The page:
Secretary of State Matt Dunlap answers questions during a Dirigo Speaks event at the Bangor Arts Exchange in November 2018. Credit: Gabor Degre

AUGUSTA, Maine — Leaders of three efforts to overturn major laws passed by Maine’s Democratic-led Legislature said they’re considering “all options” — including a referendum and lawsuits — after getting inconsistent guidance on the timing of a people’s veto election.

The office of Maine Secretary of State Matt Dunlap, a Democrat, told the Bangor Daily News last month if the efforts made the ballot, the election would be in March 2020 because of a constitutional provision slating people’s veto efforts for the next statewide election.

Proponents of the effort said Dunlap’s office told them at the outset of their campaigns the election would be held in June. There’s a major difference between the two, since March is when Democrats will hold Maine’s new presidential primary. With President Donald Trump facing no serious Republican primary threat, the electorate would be dominated by Democrats.

They would be unlikely to back the people’s veto efforts, which would mostly rely on conservatives who favor repealing laws passed in 2019 to allow doctors to prescribe life-ending medication to terminally ill patients, allow abortions to be funded with state Medicaid money and end nonmedical exemptions to school vaccine requirements.

Backers of those campaigns met with Dunlap on Thursday, where he took responsibility for the unclear guidance given by his office. He said later in the day that his office did not account for the new primary law — which passed at the end of the legislative session in June — when giving the guidance days later. His office’s stance is that the election will be in March.

“I’m the department head. This was on me,” Dunlap said. “Yes, this was inaccurate information.”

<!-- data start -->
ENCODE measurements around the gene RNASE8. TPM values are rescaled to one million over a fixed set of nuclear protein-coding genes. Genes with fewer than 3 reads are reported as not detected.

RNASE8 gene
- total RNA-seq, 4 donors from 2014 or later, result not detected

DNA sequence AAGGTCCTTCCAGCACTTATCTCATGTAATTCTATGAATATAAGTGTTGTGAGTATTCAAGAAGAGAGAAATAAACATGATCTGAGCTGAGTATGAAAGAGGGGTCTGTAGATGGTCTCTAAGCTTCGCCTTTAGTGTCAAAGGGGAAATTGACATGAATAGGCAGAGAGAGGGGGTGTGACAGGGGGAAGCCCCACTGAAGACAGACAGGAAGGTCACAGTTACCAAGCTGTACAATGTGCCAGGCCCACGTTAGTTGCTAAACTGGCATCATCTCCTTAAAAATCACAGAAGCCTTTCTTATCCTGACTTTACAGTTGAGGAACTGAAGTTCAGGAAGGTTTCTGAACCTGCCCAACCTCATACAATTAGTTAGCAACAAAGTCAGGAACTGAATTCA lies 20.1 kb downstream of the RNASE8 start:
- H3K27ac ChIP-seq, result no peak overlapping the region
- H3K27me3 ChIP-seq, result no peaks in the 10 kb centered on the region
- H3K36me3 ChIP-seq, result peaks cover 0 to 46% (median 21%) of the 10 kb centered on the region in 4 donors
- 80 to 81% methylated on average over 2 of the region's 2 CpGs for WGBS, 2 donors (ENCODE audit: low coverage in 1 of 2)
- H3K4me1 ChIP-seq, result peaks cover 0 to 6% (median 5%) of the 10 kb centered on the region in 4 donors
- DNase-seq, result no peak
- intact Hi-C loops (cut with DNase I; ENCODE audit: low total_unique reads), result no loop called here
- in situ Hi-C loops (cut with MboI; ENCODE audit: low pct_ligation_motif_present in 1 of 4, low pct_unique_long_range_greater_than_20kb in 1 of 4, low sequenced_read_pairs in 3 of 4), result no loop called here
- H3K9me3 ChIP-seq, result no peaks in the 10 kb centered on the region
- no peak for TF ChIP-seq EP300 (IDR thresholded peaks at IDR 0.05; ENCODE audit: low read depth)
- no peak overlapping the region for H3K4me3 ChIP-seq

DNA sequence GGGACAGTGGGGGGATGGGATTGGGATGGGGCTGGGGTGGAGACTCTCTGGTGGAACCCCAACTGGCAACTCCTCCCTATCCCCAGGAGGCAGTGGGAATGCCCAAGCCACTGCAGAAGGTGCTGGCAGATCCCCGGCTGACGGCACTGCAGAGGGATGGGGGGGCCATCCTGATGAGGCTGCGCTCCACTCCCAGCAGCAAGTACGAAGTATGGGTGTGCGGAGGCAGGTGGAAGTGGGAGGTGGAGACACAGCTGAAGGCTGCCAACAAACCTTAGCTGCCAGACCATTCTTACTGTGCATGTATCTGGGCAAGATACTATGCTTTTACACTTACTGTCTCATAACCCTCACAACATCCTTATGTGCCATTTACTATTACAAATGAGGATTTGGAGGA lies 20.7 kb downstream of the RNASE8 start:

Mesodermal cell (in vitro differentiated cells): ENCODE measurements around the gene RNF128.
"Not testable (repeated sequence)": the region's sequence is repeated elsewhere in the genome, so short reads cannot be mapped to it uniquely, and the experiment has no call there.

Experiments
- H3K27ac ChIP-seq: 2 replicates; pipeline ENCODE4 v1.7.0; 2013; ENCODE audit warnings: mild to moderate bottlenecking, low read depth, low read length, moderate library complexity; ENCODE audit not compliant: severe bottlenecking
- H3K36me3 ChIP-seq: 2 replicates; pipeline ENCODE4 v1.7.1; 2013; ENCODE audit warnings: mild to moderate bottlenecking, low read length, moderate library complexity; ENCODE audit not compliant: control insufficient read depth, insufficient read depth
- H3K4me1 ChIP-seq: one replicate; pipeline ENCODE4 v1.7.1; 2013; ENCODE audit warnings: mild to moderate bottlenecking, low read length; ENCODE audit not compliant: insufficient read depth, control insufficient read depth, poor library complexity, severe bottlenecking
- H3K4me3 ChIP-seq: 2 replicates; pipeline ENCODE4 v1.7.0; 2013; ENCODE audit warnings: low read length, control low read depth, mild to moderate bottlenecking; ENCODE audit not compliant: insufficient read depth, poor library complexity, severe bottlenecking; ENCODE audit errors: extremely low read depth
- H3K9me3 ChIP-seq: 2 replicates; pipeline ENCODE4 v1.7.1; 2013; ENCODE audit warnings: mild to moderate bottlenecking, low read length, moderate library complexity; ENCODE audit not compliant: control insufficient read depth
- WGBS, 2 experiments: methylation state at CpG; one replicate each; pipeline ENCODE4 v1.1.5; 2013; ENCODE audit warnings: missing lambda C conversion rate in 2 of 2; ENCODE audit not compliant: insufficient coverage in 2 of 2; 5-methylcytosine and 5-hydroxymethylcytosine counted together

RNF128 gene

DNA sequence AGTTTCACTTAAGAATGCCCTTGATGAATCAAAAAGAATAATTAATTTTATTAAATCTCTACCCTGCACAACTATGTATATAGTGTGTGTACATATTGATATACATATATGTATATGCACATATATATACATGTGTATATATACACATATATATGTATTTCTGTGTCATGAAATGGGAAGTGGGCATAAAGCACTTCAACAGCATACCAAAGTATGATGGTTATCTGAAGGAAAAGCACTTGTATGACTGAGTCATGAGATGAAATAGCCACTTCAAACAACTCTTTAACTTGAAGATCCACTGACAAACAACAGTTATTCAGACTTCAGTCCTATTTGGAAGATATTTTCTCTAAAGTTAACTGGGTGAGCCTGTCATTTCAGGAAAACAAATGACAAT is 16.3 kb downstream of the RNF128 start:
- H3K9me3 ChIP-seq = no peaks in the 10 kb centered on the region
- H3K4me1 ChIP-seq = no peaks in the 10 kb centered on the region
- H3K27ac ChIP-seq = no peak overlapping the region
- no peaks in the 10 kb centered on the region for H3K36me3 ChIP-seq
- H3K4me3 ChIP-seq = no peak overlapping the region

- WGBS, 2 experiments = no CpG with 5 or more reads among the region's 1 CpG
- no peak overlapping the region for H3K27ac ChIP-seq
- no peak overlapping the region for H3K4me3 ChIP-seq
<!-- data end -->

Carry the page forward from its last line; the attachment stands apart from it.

Carroll Conley, the executive director of the socially conservative Christian Civic League of Maine, which is leading the campaigns to repeal the so-called “death with dignity” and abortion laws, said knowing the March date earlier would have changed his group’s strategy and prevented a waste of money.

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Organizers of the effort to repeal the vaccine law estimated that they have already collected 30,000 of the more than 63,000 signatures needed to make the ballot, but that news of the difficult March timing has sapped the bid of financial and grassroots momentum.

Conley and representatives of the vaccine campaign said the three campaigns are considering “all options” — which include ending people’s veto efforts to run a referendum bid for later in 2020 instead or suing the state over the timing — given the guidance from Dunlap’s office.

“Our job is to be honest with all the people we represent and to encourage them, and sharing this information with them is going to be very disheartening,” said Sarah Kenney of Orono, one of the leaders of the campaign against the vaccine law.

It is going to be difficult for the efforts to make the ballot anyway: Proponents of the people’s veto drives would have to submit the 63,000 signatures from registered voters by Sept. 18 — 90 days after the end of the Legislature’s 2019 session. The efforts cannot be on the November ballot because of an early August ballot printing deadline.

Michael Shepherd

Michael Shepherd joined the Bangor Daily News in 2015 after three years as a reporter at the Kennebec Journal. A Hallowell native who now lives in Augusta, he graduated from the University of Maine in...